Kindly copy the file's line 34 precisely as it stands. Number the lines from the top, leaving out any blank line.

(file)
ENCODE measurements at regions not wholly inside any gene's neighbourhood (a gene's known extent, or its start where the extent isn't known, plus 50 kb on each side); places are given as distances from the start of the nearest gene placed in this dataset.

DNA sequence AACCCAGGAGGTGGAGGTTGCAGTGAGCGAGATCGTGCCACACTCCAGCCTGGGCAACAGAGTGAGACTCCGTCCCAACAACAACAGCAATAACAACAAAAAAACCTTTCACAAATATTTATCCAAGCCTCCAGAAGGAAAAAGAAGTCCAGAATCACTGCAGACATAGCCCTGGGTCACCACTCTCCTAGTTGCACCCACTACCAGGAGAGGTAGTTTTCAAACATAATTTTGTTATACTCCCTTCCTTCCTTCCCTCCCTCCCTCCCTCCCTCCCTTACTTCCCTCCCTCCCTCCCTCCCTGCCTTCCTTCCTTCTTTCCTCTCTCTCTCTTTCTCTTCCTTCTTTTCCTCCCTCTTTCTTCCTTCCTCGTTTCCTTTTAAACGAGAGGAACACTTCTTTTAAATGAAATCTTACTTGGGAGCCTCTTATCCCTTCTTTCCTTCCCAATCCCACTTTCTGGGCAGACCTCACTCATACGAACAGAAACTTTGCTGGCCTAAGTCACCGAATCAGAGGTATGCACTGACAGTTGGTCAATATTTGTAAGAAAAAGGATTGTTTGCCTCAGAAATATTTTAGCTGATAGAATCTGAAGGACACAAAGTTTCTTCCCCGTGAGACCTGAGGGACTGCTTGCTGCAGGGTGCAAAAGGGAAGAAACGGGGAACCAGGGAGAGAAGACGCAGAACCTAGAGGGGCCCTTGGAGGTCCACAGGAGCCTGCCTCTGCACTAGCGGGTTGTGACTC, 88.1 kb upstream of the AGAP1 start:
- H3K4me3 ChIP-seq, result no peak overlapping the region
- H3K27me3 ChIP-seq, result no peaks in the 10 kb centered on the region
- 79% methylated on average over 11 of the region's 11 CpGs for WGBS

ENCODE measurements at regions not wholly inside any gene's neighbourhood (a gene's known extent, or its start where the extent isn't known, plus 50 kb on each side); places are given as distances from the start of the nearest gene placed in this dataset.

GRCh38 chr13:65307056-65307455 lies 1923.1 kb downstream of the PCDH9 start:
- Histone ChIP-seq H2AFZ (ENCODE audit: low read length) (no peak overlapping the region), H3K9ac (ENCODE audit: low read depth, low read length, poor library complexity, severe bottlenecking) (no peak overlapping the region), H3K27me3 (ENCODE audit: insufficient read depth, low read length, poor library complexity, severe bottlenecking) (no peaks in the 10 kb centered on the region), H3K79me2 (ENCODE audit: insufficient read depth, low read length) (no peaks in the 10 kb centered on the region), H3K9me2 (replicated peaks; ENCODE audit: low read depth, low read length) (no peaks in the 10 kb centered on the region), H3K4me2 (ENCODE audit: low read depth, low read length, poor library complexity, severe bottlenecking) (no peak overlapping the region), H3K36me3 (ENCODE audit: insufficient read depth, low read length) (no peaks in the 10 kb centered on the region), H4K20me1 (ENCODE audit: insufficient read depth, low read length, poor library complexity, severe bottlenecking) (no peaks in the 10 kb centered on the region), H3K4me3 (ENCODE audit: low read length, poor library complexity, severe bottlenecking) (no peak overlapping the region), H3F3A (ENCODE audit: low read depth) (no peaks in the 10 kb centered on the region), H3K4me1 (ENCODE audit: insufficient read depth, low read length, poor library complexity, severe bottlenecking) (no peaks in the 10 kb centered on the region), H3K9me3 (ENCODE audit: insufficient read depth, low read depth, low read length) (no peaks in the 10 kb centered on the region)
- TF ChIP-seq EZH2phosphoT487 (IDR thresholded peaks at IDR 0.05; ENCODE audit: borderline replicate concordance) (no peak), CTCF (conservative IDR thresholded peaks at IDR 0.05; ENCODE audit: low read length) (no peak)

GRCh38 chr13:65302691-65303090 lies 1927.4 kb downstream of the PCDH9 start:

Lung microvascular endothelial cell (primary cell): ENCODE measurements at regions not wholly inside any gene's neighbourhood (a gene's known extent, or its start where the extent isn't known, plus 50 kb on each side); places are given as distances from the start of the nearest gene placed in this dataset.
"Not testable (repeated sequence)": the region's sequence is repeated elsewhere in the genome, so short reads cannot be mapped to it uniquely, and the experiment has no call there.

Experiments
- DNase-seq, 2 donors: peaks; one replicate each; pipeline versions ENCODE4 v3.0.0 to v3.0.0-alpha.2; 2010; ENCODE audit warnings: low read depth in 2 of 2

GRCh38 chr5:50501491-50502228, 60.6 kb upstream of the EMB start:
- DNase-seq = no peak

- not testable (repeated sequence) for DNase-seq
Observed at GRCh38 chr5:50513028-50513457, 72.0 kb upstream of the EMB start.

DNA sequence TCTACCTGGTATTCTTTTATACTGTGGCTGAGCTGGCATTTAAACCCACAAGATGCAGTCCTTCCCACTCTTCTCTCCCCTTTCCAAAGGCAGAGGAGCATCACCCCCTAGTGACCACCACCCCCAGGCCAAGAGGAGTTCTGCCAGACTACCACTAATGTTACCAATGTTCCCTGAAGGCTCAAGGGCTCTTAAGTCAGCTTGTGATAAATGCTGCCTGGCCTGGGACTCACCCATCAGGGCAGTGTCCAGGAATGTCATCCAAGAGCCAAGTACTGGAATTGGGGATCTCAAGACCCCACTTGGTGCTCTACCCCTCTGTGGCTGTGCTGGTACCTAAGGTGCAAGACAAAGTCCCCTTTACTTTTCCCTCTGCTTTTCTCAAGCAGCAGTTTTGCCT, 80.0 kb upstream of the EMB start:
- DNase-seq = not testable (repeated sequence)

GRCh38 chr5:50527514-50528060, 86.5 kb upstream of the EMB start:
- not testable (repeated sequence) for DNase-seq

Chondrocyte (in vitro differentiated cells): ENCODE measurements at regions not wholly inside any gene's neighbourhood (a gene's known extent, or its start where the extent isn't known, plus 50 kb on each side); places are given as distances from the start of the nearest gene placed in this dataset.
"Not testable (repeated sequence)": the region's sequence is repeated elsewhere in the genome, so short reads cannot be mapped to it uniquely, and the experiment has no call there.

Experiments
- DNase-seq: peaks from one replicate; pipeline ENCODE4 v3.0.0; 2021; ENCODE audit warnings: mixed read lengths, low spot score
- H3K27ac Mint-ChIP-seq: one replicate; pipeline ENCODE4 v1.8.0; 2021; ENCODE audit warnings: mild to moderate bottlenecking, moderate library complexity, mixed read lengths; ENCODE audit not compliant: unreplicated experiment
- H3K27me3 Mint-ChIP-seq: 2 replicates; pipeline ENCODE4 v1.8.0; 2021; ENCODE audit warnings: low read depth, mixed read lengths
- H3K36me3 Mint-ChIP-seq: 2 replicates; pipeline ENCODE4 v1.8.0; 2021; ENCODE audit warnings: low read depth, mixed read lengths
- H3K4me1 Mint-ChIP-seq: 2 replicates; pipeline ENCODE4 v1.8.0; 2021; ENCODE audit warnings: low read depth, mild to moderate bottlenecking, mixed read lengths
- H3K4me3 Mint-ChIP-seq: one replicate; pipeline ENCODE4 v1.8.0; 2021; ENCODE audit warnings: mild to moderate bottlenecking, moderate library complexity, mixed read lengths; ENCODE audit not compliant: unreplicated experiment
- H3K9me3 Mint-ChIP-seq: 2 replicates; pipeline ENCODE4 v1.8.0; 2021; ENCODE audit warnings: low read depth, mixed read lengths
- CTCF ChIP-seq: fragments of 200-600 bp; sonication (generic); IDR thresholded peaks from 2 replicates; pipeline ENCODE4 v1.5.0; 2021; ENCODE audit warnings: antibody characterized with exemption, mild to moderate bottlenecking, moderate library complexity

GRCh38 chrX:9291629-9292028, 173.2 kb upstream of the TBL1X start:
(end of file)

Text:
GRCh38 chrX:9291629-9292028, 173.2 kb upstream of the TBL1X start: